“At the beginning of the trial, he was not feeling well. He was exhausted and exhausted. He felt gloomy,” Reddy said. “Now, his general dispositions are much brighter. He seems to be a much happier and energetic young man.”

“I am very happy to hear that he is very effective and able to do the things he wants to do,” Reddy added. However, he cautioned against making assumptions about the drug’s potential benefits until clinical trial data is available.

Hiking the Pacific Crest Trail has been Rubenberg’s dream since 2018, Rubenberg said, crediting his parents and medical team with managing the complex logistics.

In preparation, he climbed the 273-mile “Long Trail” in Vermont last September. This is where he earned the track title “Bard,” after he rewrote the lyrics of Bob Seger’s “Turn the Page” as a poem for that track, he explained.

To help fund his current hike, Rubenberg took a week off in July to work on a golf tournament in South Lake Tahoe, California.

Rubenberg, who has written blog entries, said the best part of the trip was meeting “cool people.”

“Wanderers are some of the nicest people you will ever meet. The most trustworthy, the most confident people,” he said. “With the Angels of the Trail and the trail community here, it’s one of the best communities of people you’ll ever meet.”

The hard part, he said, is that because he has to stop every four weeks, he also has to separate from the hikers he meets along the way.

“Being alone on this path is a total mental challenge,” he said, “because the only person that motivates you is yourself.” “It kind of redefined for me what my limit was. Physically and mentally, it pushed me to push my limits.”

There have also been major loopholes, such as having to have a medical evacuation, twice: once in May due to altitude sickness in Mount Whitney, California, and again in July, when he developed a 102-degree fever and was diagnosed with COVID-19. He spent a few days in isolation in a hotel in South Lake Tahoe, where his mother was able to send him groceries.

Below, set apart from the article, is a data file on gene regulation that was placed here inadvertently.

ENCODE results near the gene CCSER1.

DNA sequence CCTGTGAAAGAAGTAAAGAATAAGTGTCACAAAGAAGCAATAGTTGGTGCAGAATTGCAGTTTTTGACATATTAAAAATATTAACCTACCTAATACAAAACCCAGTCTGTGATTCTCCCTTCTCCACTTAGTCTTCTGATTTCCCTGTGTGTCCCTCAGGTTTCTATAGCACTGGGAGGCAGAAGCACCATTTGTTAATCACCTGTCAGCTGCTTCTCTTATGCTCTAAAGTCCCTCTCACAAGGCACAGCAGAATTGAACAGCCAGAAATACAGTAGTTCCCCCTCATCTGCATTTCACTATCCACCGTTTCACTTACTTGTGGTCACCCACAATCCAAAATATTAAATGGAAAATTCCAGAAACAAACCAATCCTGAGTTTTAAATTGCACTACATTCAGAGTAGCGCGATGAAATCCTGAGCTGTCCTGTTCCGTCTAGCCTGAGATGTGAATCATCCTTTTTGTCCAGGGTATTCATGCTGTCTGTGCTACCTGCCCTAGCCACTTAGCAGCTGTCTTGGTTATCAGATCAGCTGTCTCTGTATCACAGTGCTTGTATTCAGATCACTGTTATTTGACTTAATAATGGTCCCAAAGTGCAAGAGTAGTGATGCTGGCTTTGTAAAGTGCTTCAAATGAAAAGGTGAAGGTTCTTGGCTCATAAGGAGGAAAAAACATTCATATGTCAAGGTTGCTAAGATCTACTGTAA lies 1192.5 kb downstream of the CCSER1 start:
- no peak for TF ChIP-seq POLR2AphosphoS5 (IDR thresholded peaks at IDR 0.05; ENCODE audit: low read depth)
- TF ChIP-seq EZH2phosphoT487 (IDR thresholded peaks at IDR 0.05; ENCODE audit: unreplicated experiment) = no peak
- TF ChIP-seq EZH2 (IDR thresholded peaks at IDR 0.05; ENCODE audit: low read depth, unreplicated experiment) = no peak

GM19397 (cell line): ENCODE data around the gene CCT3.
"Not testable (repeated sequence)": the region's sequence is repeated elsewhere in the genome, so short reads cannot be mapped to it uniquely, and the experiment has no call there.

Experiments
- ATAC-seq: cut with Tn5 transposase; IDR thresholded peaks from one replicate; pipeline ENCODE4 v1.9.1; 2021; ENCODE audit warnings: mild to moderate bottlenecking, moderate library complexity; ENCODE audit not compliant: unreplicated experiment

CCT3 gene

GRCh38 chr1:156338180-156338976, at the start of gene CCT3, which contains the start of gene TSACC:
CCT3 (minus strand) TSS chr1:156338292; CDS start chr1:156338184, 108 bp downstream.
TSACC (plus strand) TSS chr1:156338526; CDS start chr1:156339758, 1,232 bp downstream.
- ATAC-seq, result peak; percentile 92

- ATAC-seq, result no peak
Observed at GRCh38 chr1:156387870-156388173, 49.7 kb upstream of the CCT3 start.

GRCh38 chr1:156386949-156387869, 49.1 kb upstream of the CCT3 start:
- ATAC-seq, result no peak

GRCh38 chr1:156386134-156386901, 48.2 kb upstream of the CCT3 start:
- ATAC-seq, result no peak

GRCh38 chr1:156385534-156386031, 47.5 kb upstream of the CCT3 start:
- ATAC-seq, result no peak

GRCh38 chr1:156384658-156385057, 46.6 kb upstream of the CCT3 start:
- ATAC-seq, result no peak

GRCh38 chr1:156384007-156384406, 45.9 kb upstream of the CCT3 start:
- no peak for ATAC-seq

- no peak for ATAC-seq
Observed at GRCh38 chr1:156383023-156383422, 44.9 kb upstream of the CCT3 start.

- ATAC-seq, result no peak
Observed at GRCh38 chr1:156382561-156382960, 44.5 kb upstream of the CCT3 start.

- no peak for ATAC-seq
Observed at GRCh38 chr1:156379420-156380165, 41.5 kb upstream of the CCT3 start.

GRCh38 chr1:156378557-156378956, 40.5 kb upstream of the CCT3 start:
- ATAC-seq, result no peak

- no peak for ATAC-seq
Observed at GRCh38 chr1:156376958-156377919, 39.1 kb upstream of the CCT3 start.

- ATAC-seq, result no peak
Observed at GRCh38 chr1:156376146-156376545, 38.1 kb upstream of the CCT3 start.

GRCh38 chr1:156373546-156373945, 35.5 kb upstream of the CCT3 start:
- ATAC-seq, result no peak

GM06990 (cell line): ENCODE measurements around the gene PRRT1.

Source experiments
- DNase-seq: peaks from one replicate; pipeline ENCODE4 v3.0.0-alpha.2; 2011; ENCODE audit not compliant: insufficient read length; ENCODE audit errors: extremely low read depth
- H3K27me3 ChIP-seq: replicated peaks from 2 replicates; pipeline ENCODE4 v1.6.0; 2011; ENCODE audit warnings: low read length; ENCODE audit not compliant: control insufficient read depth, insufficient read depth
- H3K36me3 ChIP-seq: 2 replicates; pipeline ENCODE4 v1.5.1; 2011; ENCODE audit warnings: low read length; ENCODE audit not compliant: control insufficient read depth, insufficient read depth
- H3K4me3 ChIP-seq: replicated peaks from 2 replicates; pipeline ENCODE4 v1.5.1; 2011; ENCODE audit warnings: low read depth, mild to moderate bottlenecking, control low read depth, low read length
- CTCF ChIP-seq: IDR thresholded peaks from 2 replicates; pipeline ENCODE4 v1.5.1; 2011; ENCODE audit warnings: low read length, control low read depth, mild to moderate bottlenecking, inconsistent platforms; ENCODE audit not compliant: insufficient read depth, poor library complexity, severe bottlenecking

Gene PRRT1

“Thank God for modern technology,” Amy Rubenberg said.

Amy Rubenberg said nausea and throat problems last week forced him to drive 10 miles to Snoqualmie Pass, Washington, where he had to be taken to the nearest medical center for blood work ordered by his doctor. She said he’s taking an antibiotic because, she says, PSC can lead to an infection in the liver that can, in turn, have serious consequences.

Rubenberg also has a tendency to miss things, like a satellite messenger, a device for communicating with the world off course. He said with a laugh that he thought he dropped it in a park after a machine gun exploded unexpectedly. That wasn’t funny to his parents, who scrambled to buy him a new one and ship it to his next infusion destination while enduring the stress of not knowing where he was for a few days.

Amy Rubenberg said she worries about her son constantly, but she and her husband are proud of him and his determination.

“With all these trials and tribulations, there are a lot of things that could have made someone else give up and give up. But he just kept persevering and going on,” his mother said.

His father, Robert Rubenberg, agreed. “Even before he was diagnosed, it definitely seemed like a big dream[hiking the Pacific Crest Trail],” he said. “He is very driven. He has wanted to do this for a long time, and he has been able to push himself.”

Rubenberg worked at REI in Northbrook for about five months before setting out on a hiking trip in March. He said he hopes to work there again and possibly advance to become one of the company’s outdoor mentors.

Everyone, regardless of their physical condition or ability, is encouraged to take long walks.

“Going any distance, on any track, in my mind is impressive,” he said. “It doesn’t matter if you do everything or not. Just get yourself out there and enjoy nature – it’s amazing what it can do for you.”